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Thread: Test Estimation techniques

  1. #1
    Junior Member
    Join Date
    Jan 2008

    Test Estimation techniques

    Is there any test estimation technique other than work breakdown structure and test point analysis?

    Which kind of test estimation technique should be used for different types of projects?

  2. #2
    Expert Member
    Join Date
    Oct 2007

    Re: Test Estimation techniques


    Other than WBS and Test Point Analysis, we can estimate effort for testing based on Function Point Analysis, Use-case analysis methodology.

    Function point Analysis (FPA) is more or less based on the Functions involved in the AUT. We try tooo break down the application in terms of External Input, Internal Input, External Output, Internal Logic Files, External Logic files and try to estimate the Unadjusted Function Point.

    We also take into consideration the 14 General System charactersitics and use this as measure to derive the Adjusted Function Point Value. Using the AFP value, we can derive - Effort, Cost of testing required.

    We generally decide the estimation techinique based on the application under test. Incase the application is pretty complex and involves lot of internal algorithms, we prefer to use WBS as it absolves of any of this complexity.

    But incase we wish to go as per Functional flow and components involved in testing, we prefer Use-case analysis.


  3. #3
    Junior Member
    Join Date
    Nov 2009

    Re: Test Estimation techniques

    I won't repeat the information provided in the previous post. Instead, I will add some things to consider when estimating test effort. Much of this is simply common sense, but they are things that nevertheless should be addressed:

    The two primary elements in test estimation are time and resources. Your estimation needs to take both into account.

    There are many questions you need to answer in order to estimate a test effort. The more accurate and thorough your answers to these questions the better your test estimation.

    1) What is the value of the application to your customers and your company? The greater the perceived value, the more stringent the exit criteria will be. The tighter the reigns on the exit criteria, the more test iterations it will take to complete the testing process and release the product.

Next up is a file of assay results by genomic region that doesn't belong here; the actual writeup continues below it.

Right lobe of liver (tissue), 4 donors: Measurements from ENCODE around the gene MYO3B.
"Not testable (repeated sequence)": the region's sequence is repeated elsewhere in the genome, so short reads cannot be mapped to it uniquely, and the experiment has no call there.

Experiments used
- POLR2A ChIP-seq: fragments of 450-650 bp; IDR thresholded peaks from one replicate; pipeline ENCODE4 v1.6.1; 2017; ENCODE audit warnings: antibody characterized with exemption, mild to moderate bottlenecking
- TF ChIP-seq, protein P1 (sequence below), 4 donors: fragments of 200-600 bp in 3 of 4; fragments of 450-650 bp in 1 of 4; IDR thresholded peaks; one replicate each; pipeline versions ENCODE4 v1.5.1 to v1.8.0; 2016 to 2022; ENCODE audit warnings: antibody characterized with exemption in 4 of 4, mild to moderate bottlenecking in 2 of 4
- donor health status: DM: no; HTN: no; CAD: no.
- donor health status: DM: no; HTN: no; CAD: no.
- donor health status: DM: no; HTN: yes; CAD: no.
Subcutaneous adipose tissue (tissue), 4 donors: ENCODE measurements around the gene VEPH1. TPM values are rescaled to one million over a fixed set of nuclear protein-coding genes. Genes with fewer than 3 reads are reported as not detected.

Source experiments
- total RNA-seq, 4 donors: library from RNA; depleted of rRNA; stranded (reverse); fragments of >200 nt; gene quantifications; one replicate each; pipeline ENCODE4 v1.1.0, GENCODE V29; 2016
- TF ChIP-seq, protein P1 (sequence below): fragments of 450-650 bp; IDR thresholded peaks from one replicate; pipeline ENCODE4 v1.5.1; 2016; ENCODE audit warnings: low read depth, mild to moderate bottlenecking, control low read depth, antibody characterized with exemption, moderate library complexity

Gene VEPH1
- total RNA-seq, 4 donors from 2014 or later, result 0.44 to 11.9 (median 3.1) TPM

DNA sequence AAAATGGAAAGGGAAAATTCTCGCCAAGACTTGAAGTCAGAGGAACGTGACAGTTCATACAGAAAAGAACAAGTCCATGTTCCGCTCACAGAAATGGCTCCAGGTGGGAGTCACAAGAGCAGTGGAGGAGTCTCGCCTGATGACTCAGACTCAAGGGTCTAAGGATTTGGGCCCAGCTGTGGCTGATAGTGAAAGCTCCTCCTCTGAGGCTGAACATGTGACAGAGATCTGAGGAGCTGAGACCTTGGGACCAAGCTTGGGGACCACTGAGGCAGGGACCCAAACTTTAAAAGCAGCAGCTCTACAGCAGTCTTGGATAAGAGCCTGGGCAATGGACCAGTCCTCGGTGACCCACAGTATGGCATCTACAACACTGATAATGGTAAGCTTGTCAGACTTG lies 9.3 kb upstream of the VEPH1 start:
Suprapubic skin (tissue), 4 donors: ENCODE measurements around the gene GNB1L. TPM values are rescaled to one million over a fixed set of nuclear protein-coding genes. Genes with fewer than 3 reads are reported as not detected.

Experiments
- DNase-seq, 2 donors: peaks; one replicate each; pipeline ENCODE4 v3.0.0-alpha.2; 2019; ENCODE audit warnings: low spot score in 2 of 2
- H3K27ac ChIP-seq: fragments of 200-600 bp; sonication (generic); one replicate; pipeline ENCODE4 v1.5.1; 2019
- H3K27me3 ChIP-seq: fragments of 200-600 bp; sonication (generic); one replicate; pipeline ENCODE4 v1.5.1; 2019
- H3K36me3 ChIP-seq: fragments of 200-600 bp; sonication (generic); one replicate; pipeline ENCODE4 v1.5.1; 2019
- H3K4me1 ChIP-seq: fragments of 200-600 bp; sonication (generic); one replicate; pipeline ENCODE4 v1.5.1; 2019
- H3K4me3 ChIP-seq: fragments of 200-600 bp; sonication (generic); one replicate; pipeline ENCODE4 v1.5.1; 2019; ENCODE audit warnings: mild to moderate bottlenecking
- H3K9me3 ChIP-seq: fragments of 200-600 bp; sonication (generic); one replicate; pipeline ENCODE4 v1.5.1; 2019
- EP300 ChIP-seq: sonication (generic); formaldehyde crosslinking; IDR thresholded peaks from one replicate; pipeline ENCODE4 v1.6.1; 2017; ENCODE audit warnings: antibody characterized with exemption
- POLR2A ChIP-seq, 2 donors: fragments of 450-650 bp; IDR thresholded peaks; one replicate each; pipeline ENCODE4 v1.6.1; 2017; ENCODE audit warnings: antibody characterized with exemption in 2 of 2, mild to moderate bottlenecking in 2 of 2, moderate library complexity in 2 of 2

2) What modules or functionalities will be tested and how many testers are available to test them? Of course as functionalities increase and/or number of testers decrease the more time it will take to thoroughly test the application.

    3) What is the complexity of each of these modules or functionalities? As the complexity increases the more time and effort will be required to understand the application create test plans create test cases execute test cases regress test cases and retest defects.

    4) How many test iterations (test runs) will be required to complete the test project? This is also related to complexity. As an application becomes more complex it will typically require more test iterations to reach the company's exit critera (the number of open defects by severity and priority that a company can live with).

    5) How much time will be required by developers to produce fixes for new builds between test runs? Complexity is also a factor here. As an application becomes more complex there are often more dependencies between modules and functionalities. This often requires coordination between developers. Consequently this takes more time. This is important because your estimation must also include the amount of time testers are waiting for the next build between test runs.

    6) What is the average number of defects that you anticipate will be found during each test run? You may have already guessed that complexity is a factor here too. The more complex an application the greater number of defects will reach the test team when the application is released to them. In addition the more complex the application the more likely that severe and high priority defects will be found in later stages of the test process.

    7) How reliable are cross-functional groups that provide deliverables to the test team that are of high quality and on a timely basis? For example if the business requirements miss important functionalities then more time will be required to recover from this oversight. Oftentimes your history with these groups will help you decide how to handle these risk factors in your estimation.

    8) Don't forget that an 8-hour day is not entirely devoted to core responsibilities. Testers go to meetings read and respond to emails and do other activities that consume time throughout the day. This needs to be factored into your estimation as well.


    The first thing I do in order to estimate test time and resources is to facilitate a business requirements review with all my testers. By reviewing the requirements with them it gives me a good idea about the complexity of the application. At the end of this meeting I assign functionalities to each tester. I give them several days to pour over their requirements again and get a good feel for their areas and then I ask them how much time they believe they will need to 1) produce test plans 2) produce test cases 3) map requirement to test cases. Typically I will take these numbers and apply a multiplier to account for their optimism as well as overall risks.

    There is more to estimating than I have described in this answer but I believe it gives you a good foundation to begin with.

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